Very few of you probably remember that over two years ago, in October 2009, I did some investigative work on Portage Tree’s overhead to show just how much space was going to be wasted with small files on filesystems with too big block sizes.
It wasn’t the only time I noted that while for things like Portage, and likely your operating system’s file, it makes sense to have smaller-than-page-size blocks, it doesn’t seem as smart to do the same for bigger files such as music and video. At the time I noted that HFS+ somehow supported 64KiB blocks with the Linux driver – a driver that is very much unstable and often times unusable – while XFS refuses to play well with similarly-sized blocks, even though it is designed to support them.
I’ve read many people complaining that I didn’t know what I was talking about when I called for bigger block sizes for Linux’s filesystems. Many people insisted that the presence of extents in ext4 made it completely moot to have bigger block sizes. If that’s so, I wonder why ext4 now implements bigalloc which is basically a trick to allow bigger
block cluster sizes.
I read about it, with the release announcement of kernel 3.2, while I was on vacation and I just couldn’t wait to try it out with some of my filesystems. Luckily I tried it with the least important one, though, as it’s far from being mature for using.
The current implementation does not support online resizing, so you’re supposed to use
resize2fs with the unmounted filesystem … too bad that it fails to run entirely when using the latest version of
e2fsprogs. Oh and don’t forget that the switch to turn on bigalloc is not documented anywhere yet.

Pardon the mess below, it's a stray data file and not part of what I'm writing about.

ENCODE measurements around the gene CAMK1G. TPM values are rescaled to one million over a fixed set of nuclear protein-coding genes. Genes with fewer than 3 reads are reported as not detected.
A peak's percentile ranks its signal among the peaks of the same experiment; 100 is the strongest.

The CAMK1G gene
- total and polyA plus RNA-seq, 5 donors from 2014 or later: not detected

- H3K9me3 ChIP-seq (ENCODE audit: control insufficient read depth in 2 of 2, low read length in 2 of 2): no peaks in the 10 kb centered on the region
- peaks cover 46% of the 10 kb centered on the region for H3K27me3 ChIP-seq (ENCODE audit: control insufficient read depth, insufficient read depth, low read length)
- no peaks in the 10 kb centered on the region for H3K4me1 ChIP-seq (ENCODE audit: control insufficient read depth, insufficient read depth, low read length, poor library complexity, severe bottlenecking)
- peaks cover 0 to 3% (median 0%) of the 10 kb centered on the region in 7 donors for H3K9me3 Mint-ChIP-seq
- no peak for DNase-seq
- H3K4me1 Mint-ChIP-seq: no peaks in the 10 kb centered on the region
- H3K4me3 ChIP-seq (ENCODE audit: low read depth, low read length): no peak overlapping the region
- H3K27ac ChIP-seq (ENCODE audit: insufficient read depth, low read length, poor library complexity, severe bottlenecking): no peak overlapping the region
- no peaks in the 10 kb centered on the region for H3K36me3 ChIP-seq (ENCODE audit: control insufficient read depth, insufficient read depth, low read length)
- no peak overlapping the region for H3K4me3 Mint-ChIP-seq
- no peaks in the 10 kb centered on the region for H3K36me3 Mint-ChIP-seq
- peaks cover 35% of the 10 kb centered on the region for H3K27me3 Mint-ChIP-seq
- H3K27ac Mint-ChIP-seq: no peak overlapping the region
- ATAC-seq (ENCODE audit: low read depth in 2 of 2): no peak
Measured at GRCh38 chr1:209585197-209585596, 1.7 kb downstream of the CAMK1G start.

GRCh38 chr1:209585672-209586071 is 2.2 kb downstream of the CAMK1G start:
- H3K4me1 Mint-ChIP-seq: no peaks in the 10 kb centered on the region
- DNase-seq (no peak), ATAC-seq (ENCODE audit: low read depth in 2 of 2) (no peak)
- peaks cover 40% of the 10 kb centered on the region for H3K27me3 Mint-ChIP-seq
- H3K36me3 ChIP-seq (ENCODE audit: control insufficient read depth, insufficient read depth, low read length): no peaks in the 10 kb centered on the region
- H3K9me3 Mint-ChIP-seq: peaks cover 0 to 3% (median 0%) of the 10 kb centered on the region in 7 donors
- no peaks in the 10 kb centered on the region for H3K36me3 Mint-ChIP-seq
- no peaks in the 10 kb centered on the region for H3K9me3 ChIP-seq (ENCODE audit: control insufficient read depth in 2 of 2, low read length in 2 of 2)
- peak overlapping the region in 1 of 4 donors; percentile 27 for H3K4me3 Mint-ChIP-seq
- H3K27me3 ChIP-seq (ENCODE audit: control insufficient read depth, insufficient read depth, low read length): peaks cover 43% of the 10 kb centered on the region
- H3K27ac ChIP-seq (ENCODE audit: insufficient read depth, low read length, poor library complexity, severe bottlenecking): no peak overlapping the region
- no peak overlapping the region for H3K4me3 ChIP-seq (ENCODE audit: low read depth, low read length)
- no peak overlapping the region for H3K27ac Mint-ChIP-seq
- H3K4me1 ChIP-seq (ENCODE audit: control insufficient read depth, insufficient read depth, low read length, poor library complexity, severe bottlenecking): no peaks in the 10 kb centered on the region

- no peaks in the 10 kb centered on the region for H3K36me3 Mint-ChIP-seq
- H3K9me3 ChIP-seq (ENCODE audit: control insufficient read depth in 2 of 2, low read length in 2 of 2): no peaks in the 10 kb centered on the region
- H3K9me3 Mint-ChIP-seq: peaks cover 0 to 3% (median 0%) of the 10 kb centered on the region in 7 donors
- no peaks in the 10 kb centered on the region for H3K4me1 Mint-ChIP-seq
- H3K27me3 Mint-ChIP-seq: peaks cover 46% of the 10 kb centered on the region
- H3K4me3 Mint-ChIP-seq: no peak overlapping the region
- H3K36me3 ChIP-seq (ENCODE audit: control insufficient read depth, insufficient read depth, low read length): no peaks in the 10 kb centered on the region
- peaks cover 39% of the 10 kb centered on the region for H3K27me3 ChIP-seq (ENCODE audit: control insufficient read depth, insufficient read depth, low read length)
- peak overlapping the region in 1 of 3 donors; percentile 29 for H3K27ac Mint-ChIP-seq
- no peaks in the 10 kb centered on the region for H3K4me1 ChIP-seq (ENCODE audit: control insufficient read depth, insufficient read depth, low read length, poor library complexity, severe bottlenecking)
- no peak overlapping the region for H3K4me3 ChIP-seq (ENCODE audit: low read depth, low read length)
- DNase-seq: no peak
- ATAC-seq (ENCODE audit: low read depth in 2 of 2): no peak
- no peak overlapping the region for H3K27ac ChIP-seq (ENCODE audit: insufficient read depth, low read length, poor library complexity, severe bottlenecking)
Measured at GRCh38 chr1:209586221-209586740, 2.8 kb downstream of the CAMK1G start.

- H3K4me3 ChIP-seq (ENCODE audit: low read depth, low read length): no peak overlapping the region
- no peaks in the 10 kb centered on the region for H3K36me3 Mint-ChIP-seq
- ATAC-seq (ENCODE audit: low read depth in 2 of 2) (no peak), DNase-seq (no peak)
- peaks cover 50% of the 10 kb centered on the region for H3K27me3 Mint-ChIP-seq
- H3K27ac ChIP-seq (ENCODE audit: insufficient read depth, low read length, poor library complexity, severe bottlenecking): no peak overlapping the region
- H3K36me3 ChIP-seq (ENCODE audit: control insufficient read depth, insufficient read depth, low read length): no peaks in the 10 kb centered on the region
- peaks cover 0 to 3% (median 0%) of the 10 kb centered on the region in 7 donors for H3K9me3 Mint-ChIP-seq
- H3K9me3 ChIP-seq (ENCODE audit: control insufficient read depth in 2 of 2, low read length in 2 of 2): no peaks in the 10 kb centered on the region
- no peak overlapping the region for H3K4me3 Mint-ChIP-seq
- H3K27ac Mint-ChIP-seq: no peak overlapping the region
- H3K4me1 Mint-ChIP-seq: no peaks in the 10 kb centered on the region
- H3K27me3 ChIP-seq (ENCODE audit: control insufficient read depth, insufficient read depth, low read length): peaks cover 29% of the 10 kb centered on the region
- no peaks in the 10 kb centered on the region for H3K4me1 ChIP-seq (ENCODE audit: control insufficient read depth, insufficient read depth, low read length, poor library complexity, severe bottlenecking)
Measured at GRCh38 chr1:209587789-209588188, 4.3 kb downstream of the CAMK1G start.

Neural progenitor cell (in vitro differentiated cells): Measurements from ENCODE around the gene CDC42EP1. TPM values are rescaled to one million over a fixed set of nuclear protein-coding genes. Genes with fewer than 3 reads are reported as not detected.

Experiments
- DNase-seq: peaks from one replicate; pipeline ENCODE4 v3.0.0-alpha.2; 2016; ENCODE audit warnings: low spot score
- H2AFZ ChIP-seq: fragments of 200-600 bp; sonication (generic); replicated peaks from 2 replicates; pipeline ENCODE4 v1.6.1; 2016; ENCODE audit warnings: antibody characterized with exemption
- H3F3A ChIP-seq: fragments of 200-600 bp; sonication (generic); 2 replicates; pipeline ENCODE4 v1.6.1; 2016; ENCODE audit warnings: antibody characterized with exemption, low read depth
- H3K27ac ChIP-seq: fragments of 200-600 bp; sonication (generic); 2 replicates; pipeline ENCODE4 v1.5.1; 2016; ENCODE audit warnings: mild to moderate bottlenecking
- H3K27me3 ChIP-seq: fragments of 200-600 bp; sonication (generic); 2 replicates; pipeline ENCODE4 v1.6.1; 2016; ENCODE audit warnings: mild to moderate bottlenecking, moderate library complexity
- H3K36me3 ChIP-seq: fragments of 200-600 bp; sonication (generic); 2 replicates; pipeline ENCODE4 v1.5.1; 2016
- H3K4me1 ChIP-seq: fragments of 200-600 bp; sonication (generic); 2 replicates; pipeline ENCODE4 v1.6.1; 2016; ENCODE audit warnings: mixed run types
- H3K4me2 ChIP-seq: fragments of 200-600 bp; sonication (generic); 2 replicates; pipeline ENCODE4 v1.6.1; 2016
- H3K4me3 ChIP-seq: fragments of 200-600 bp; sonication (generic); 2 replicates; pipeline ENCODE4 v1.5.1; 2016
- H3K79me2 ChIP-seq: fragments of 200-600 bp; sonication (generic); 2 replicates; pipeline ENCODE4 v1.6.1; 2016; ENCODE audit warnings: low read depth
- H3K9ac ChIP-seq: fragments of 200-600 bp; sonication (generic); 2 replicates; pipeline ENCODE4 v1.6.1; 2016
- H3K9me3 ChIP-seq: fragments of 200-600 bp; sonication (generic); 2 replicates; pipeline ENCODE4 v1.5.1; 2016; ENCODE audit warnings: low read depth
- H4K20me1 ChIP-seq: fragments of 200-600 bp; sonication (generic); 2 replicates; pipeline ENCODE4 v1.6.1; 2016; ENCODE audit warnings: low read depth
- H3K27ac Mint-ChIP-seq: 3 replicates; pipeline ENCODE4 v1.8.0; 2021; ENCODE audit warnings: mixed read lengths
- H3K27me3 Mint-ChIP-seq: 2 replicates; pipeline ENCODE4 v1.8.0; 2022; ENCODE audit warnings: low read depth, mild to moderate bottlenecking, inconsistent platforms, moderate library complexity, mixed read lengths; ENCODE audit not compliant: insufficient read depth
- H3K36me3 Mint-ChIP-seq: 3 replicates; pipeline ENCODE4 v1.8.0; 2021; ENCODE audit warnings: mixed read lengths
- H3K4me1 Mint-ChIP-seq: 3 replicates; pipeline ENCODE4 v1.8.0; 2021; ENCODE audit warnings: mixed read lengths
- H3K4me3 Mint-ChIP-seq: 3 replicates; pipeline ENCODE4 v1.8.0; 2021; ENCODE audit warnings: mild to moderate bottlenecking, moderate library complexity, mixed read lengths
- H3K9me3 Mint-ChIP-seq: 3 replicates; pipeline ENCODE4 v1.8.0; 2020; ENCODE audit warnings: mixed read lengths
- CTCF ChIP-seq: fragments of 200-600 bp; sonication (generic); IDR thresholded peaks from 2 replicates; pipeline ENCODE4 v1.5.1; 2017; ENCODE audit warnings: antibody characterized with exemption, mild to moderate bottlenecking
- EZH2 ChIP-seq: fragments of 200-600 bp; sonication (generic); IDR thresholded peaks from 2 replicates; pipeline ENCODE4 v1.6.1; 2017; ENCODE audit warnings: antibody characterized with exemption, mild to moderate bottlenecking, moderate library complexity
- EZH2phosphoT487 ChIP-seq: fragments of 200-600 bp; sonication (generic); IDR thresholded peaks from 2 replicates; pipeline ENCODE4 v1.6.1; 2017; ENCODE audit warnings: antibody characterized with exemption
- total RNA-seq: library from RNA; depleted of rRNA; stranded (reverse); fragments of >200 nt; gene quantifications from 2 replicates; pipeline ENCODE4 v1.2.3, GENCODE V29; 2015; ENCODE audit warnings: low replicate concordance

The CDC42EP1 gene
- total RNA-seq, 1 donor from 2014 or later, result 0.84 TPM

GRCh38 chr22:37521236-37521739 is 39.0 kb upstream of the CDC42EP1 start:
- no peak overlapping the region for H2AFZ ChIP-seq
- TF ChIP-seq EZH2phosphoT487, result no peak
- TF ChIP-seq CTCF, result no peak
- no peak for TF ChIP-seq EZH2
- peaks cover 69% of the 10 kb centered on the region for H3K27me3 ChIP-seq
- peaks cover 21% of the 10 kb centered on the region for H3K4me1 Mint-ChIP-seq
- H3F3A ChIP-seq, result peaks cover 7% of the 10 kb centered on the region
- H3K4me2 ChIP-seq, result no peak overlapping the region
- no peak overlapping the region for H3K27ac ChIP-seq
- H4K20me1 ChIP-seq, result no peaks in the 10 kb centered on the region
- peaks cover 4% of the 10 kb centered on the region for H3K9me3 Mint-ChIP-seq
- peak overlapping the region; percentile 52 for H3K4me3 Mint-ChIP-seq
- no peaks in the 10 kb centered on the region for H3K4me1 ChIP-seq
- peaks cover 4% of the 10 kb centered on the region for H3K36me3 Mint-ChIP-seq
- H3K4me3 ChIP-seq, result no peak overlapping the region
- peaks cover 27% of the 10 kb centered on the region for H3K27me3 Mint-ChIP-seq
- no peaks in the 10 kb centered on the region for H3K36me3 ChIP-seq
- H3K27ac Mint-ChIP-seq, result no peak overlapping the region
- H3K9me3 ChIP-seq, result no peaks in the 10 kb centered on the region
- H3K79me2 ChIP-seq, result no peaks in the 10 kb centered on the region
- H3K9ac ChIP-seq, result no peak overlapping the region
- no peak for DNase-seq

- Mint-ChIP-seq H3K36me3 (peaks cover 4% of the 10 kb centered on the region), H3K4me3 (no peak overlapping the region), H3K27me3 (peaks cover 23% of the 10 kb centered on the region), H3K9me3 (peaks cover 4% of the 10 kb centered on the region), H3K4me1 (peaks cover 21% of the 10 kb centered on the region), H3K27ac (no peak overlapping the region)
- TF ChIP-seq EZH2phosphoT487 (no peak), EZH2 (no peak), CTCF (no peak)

So it is to be expected given that it’s a very new feature, but I wonder why half the fuss about 3.2 release was about a feature … that definitely is not ready for prime time even in testing ground. I just hope that work toward this kind of features will also mean that XFS will gain support for 64KiB blocks, which I would prefer to ext4’s 1MiB clusters in the first place.
Also I would like to point out one thing for those of you who wish to use this feature on volumes shared with Samba to OS X hosts: you’ll end up with tons of space wasted to
.DS_Store files unless the inline data feature is also used, and the inode size is increased. On my filesystems,
.DS_Store files weight between 741 bytes to 14KiB… I thought I configured Samba to use extended attributes to store the data instead of using external files, but for what I gathered on the Netatalk mailing list recently, this conflicts with the size limit applied to EAs on ext4… I guess this is another of those things that really need some tweaking to get right.